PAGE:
The ionization chamber is the simplest type of gas-filled radiation detector and is widely used for the detection and measurement of certain types of ionizing radiation, including x-rays, gamma rays and beta particles. An ion chamber is an extremely simple device that uses this principle to detect ionizing radiation. The basic chamber is simply a conductive can, usually metallic, with a wire electrode in the center, well insulated from the walls of the chamber. The chamber is most commonly filled with ordinary dry air, but other gases such as carbon dioxide or pressurized air can give greater sensitivity.
A DC voltage is applied between the outer can and the center electrode to create an electric field that sweeps ions toward the oppositely charged electrodes. Typically, the outer can has most of the potential relative to ground, so the circuitry is close to the ground potential. The center wire is kept close to zero volts and the resulting current in the center wire is measured. An ionization chamber consists of a gas-filled cavity surrounded by two electrodes of opposite polarity and an electrometer.
The electric field established between the electrodes accelerates the ions produced by the radiation to be collected by the electrodes. This charge is read by the electrometer and can be converted into absorbed dose. Absorption within an ionization chamber can be controlled by selection of make-up gas composition and pressure. A proportional counter is a modified ionization chamber, one in which a higher voltage is printed, which makes the electric field near the axial cable strong enough to accelerate approaching electrons to such high energies that their collisions with gas molecules cause further ionization.
Ionization chambers with transparent X-ray plates made of aluminized plastic or thin metal mesh are used for the detection of fluorescent radiation. Radiation indicators are considered, whereas ionization chambers are used for more quantitative measurements. The ionization chamber is a radiation detector used to detect and measure charge from the number of ion pairs created within a gas caused by incident radiation. Alternatively, the voltage increase can simply be detected with a comparator and then restored as is done in the ionization chamber of the Prospector.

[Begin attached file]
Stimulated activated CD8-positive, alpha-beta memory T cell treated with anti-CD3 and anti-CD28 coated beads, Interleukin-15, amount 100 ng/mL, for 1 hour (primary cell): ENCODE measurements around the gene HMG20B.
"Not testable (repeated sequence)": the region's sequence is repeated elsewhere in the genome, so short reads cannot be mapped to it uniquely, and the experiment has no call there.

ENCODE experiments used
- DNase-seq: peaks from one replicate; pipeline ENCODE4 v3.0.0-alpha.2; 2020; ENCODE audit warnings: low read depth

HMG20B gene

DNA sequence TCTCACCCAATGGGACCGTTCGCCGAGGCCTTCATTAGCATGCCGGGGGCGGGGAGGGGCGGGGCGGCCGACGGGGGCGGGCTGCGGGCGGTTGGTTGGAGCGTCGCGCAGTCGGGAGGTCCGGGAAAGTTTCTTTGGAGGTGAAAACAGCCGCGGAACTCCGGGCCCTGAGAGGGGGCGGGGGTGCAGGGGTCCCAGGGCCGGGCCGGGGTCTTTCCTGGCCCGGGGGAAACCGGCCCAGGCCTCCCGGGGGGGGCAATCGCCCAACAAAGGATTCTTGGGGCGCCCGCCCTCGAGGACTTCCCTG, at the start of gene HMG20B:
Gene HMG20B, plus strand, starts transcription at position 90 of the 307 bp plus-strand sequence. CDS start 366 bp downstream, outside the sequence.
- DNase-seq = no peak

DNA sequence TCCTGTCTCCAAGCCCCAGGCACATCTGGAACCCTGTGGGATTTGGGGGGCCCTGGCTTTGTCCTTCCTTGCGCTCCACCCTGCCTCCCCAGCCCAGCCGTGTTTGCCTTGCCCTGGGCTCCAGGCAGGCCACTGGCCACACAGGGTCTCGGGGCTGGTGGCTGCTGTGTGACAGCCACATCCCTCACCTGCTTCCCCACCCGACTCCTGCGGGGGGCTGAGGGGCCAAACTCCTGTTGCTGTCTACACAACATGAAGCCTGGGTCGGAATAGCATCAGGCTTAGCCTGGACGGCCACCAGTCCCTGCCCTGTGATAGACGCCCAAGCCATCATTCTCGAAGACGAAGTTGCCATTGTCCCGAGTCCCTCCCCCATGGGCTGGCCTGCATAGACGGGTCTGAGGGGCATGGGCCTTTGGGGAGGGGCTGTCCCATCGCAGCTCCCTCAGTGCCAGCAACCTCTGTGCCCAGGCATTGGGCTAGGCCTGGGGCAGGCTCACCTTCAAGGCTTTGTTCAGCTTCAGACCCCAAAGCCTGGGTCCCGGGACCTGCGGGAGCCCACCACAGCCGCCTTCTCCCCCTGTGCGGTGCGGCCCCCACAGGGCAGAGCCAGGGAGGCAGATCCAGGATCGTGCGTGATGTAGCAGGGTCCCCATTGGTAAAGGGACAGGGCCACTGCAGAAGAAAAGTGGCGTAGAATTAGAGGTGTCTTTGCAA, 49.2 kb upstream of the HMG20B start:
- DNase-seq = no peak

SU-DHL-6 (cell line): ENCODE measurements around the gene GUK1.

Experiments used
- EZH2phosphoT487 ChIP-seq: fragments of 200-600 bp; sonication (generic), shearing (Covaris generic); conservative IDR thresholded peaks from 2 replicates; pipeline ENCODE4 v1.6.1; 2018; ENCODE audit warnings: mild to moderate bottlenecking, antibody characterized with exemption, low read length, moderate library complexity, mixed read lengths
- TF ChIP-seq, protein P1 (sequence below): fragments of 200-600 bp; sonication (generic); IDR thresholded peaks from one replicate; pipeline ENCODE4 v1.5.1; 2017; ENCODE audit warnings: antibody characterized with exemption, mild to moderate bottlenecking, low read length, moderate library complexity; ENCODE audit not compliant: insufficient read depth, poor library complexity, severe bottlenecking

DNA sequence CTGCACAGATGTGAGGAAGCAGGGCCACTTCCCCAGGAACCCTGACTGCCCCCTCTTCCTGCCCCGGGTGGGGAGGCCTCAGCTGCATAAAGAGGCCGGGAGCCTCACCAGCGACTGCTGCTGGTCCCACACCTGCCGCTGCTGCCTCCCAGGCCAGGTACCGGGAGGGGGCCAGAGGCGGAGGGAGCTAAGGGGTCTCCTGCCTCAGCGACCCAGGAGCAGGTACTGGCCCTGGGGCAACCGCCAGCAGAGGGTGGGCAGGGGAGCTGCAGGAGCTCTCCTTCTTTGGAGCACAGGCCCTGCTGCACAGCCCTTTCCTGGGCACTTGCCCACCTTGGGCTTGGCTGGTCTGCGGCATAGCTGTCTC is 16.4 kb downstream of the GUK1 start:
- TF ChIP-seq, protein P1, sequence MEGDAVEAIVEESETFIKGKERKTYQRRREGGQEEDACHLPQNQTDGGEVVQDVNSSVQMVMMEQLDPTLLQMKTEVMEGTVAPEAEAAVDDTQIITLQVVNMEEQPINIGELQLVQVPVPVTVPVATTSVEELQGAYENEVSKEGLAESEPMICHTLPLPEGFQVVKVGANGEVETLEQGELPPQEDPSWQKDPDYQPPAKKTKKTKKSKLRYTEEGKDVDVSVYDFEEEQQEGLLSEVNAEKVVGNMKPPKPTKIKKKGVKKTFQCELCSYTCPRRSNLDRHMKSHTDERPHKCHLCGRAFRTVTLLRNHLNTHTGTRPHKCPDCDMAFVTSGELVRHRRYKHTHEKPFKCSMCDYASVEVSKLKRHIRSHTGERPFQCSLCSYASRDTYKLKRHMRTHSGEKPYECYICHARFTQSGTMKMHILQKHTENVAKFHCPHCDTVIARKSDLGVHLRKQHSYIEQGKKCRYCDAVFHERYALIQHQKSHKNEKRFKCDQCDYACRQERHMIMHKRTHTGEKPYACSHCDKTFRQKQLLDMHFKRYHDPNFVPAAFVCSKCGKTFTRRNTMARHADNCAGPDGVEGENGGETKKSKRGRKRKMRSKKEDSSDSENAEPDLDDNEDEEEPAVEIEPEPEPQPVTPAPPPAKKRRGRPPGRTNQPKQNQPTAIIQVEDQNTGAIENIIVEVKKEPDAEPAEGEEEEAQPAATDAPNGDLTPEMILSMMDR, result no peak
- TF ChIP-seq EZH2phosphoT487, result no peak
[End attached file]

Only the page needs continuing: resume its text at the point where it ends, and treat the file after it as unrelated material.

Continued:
This makes open-air ionization chambers the preferred reference dosimeter for Accredited Dosimetry Calibration Laboratories (ADCL), but their large size makes them unsuitable for clinical applications. Multi-channel xenon ionization chambers pressurized to 20 bar were developed in the 1970s and 1980s (Drost and Fenster, 1982, 198) and were successfully used in several clinical computed tomography (CT) scanners, such as the Philips 768-channel LX CT, the General Electric Model CT 90000 Series II, and the Siemens Model Somatom CR. A protective electrode is typically provided in the chamber to further reduce chamber leakage and ensure improved field uniformity in the active or sensitive volume of the chamber, with advantages in charge collection. When the gas between the electrodes is ionized by the incident ionizing radiation, positive ions and electrons are created under the influence of the electric field.
A simple ionization chamber consists of a metal cylinder with a thin axial wire enclosed in a glass envelope in which some inert gas is filled with some inert gas. This unique use of the CT chamber requires that the active volume response be uniform along its entire axial length, a restriction that is not required in other full immersion cylindrical chambers. A CT camera is often referred to as a pencil chamber because its active volume comprises a thin cylinder 100 mm in length (sometimes longer). Open-air ionization chambers are the defining instrument of the Roentgen unit and, as such, are fundamentally linked to the absorbed dose.
The transmission ionization chamber generally consists of layers of PMMA coated with conductive material. .